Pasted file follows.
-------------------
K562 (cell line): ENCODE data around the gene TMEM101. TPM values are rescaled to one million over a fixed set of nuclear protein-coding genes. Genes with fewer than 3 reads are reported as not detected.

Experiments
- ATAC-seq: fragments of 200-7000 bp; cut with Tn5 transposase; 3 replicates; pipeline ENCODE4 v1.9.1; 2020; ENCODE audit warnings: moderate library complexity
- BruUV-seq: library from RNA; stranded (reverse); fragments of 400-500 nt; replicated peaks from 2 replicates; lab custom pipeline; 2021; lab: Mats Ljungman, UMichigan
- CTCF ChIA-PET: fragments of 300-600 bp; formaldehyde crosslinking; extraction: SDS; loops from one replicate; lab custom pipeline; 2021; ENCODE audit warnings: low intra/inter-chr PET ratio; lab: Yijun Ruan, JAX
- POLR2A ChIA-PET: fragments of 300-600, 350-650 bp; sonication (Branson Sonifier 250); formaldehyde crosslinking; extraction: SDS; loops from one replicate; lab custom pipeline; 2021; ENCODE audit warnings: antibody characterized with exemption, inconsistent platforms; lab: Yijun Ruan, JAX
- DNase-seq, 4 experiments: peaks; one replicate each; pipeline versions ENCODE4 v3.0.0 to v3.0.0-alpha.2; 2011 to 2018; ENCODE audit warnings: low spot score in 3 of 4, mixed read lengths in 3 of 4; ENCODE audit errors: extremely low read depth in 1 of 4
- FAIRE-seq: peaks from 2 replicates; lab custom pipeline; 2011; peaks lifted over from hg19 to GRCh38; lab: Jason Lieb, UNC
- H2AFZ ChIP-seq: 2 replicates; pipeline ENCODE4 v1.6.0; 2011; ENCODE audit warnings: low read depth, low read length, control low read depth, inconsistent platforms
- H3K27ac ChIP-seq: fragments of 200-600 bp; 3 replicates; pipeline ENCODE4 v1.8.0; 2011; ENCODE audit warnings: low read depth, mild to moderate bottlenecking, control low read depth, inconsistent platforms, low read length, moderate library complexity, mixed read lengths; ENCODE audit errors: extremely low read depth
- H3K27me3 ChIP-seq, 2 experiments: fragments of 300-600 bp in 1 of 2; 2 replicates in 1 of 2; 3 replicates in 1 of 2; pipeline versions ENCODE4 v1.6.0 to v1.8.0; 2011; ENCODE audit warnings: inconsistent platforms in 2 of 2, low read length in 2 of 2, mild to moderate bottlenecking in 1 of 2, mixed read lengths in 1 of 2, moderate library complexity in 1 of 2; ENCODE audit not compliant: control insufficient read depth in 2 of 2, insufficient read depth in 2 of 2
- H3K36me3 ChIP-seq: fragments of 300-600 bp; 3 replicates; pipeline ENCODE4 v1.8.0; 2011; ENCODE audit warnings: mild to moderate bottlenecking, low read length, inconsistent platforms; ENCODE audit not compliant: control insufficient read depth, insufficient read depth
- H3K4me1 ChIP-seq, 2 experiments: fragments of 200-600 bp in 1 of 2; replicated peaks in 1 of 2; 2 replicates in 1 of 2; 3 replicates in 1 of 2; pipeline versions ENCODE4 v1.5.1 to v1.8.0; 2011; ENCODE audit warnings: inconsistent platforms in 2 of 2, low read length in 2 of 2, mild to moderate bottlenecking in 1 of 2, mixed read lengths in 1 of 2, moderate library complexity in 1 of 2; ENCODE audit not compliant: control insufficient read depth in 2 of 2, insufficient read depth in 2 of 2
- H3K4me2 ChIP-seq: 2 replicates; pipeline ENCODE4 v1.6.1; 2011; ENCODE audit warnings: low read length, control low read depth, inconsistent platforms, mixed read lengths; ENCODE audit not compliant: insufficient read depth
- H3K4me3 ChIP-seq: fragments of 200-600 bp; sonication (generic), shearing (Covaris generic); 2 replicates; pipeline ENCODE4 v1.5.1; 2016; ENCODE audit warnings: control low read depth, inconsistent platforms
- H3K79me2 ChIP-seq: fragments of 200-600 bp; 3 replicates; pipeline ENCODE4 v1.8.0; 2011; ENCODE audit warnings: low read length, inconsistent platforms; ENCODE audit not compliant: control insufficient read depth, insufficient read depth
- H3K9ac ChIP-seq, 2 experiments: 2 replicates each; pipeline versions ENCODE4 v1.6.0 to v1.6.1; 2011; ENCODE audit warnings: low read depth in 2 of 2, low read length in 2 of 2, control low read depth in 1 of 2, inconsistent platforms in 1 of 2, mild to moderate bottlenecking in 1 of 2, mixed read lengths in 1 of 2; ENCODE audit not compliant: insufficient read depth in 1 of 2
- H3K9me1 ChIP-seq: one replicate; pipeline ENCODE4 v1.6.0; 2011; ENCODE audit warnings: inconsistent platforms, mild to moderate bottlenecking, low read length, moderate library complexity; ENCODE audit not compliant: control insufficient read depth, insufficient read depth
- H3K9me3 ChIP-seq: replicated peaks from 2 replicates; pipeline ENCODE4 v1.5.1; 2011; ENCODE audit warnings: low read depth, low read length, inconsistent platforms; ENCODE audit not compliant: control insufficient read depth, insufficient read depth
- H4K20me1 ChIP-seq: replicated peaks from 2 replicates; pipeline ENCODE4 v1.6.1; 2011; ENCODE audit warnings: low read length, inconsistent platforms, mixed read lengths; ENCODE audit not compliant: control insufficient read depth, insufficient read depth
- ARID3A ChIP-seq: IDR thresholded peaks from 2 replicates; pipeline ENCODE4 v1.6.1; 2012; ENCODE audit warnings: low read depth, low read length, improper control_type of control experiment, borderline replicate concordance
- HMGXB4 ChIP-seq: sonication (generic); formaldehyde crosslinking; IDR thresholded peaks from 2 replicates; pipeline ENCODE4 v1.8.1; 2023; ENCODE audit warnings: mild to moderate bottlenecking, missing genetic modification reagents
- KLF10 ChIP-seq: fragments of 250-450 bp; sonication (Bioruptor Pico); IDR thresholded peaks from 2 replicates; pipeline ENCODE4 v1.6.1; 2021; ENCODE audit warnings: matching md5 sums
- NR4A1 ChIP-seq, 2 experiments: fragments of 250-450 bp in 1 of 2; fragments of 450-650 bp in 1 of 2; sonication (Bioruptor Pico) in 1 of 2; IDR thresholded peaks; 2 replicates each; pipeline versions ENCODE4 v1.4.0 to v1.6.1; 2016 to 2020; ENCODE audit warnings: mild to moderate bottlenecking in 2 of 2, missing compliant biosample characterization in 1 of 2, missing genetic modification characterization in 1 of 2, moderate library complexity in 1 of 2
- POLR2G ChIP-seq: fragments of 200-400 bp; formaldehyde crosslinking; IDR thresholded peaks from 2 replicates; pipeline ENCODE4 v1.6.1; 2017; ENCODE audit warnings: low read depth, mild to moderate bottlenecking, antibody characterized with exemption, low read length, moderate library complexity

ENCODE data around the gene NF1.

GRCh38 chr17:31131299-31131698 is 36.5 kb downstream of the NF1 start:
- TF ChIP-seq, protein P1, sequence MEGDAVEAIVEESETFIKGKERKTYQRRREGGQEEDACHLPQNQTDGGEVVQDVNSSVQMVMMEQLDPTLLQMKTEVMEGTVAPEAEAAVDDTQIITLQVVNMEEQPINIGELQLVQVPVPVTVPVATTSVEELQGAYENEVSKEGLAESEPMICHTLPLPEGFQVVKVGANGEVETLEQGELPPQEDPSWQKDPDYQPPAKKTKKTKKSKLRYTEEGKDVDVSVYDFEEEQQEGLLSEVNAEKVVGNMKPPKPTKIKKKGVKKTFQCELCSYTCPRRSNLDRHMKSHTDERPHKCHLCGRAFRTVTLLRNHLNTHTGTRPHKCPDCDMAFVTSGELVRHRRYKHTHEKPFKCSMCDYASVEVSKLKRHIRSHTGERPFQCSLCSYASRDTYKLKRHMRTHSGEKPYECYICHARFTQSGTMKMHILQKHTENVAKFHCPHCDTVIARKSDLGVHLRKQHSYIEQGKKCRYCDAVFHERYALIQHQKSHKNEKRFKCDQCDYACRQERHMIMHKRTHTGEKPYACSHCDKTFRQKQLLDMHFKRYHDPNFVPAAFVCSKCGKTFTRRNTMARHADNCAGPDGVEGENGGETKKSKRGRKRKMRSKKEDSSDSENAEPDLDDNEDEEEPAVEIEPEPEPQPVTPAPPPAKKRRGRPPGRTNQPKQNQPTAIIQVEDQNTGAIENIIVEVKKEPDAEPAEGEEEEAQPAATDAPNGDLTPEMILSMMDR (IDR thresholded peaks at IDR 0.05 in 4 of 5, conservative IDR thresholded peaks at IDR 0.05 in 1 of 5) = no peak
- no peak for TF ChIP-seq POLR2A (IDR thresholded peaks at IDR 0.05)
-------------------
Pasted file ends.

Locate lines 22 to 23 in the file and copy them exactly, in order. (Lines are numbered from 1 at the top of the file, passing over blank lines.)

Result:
- HMGXB4 ChIP-seq: sonication (generic); formaldehyde crosslinking; IDR thresholded peaks from 2 replicates; pipeline ENCODE4 v1.8.1; 2023; ENCODE audit warnings: mild to moderate bottlenecking, missing genetic modification reagents
- KLF10 ChIP-seq: fragments of 250-450 bp; sonication (Bioruptor Pico); IDR thresholded peaks from 2 replicates; pipeline ENCODE4 v1.6.1; 2021; ENCODE audit warnings: matching md5 sums